Ask me anything
I want to go back to this and edit it, but here it is for now. We had to write about a song reminding us of a place.
“Sultans of Swing”, Dire Straits
It was the type of night that looks like something solid from a car, like you’re some shining drill of light pushing your way quietly through an eternal mountain to the other side, wherever. But occasionally the car would swing around and I’d see that the curve of the road was cut out from the side of a peat mountain, that there was barely any space between us and the sea far below and the tiny fence that made the boundary real. And then I’d remember that I’d been in Shetland for less than 24 hours after traveling for 36 to get there. That I was in a car with a strange, stiff, quiet boy, his sister who laughed and rode horses, and a guy from a city in Scotland I’d never heard of. That I was in the middle of a year in my life that seemed to exult in finding ways to eat me slowly, heart first. But this wasn’t my high school. This was an archipelago full of wind and faded colors and quiet, quiet everywhere, quiet that was so strong and so alive that it didn’t disappear when you spoke. The quiet was itself and you could stand beside it, being changed but still remaining. There was quiet in the car when “Sultans of Swing” started playing. I would have liked the riff no matter what, probably, and I probably would’ve asked what the song was. Instead I was silent and, abruptly, vividly happy. There I was again.
Someone delivered the news and we stood up without questions or any sound at all that was of our choosing. There were no shoes, either, just the dirty linoleum steps and then the pavement, still hot but soaked with the evening. We had become one thing, and we did not need to look at each other to know how we were supposed to move.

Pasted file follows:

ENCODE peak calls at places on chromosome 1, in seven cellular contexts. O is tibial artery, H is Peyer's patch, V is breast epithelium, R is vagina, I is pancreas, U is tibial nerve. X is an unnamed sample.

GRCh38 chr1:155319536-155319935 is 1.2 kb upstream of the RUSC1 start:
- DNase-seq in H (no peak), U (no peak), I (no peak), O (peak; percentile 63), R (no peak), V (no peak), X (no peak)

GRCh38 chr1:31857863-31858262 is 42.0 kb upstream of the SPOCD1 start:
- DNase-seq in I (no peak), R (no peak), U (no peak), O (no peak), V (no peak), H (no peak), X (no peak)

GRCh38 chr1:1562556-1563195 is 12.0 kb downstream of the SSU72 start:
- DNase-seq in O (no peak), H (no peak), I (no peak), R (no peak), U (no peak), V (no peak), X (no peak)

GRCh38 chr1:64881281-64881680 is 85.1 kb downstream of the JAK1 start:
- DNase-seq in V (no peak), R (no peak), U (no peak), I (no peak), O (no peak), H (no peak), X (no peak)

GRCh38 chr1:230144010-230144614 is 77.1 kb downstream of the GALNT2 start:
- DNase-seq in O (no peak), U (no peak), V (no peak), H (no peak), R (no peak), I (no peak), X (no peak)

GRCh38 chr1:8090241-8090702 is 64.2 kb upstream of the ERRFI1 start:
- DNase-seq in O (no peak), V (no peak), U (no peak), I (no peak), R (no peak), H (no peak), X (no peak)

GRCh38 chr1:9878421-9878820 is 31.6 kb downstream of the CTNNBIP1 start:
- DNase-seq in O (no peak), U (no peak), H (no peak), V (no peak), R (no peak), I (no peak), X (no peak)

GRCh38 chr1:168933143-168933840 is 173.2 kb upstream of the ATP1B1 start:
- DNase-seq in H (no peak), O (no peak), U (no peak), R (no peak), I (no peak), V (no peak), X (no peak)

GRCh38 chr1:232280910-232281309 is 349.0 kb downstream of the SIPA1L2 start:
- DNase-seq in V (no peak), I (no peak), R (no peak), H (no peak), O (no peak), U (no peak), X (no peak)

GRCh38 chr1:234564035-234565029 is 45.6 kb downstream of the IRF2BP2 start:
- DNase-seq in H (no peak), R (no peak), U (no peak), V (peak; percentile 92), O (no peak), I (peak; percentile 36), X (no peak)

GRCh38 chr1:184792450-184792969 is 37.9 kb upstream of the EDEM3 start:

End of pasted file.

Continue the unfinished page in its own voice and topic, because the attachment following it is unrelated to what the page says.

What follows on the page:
We turned towards the light by the side of the bench, where she was crouched making some noise that we didn’t know but that we had to attend to, had to pick up and carry for her because that was who we had become in the dark. When we made a semicircle around her our shadows bit into the light and she looked up, gulping and dirty with crying. The counselor was waiting for us, not quite touching the bench because it was hers and tonight nothing that was hers was to be touched by anyone else. The counselor saw what had happened to us, that we were ready, and she whispered something about the hospital, the parking lot. She was gold under the light like that was the color of the shadow of the grief circling her, trying to find a place to land.
The counselor asked if she was ready to go, and she hobbled up. As we walked she tried to fix it, walk like there wasn’t some horrible secret that she couldn’t destroy even if she looked like a hero on the way to the car. There was only so far she could push her shoulders out and even as they became metal in the streetlight the thing still flew, waiting to see if it could nest inside of her. She were laced with a grandness that was now hers even if it had been forced upon her by the thing she didn’t know, by us around her. We were only ceremonial, and there was nothing for us to do but to protect her crouching under her new skin of armor.
When we got to the end of the path she drifted to the curb. She were not quite in the parking lot but she was thinking about it, away from us and not exalted. There wasn’t time for her to become someone whose job is to hold their uncertainty, the fear that’s ready to snap into grief if touched, regally around them like a cape or a name we would whisper afterward. But there was something there in the street behind the lot, a tiny beacon, and it wasn’t for any of us standing. We were there to wait and not shock the waiting alive. But as we stood, all of us, I thought that I saw it breaking, that maybe it would happen anyway. And then I opened my mouth and shivered, because there I was and I had no other eyes.
The step forward happened like a trip over a curb, or a fence, and then she turned and I had nothing to do but wait as she stood still. I had come from nowhere and I had taken my helmet off, and I was not supposed to touch her. We spent a moment either deciding or being afraid, but then she fell into me and collapsed as the fear came out, both of ours, wet and sobbing, into our shoulders.
(note to self: edited 4/17)
((‘pologies for the repost))
Halfway through visiting him, I showed him photos of my room
so he would know where I lived,
where I still live because it’s small and painted to fit me,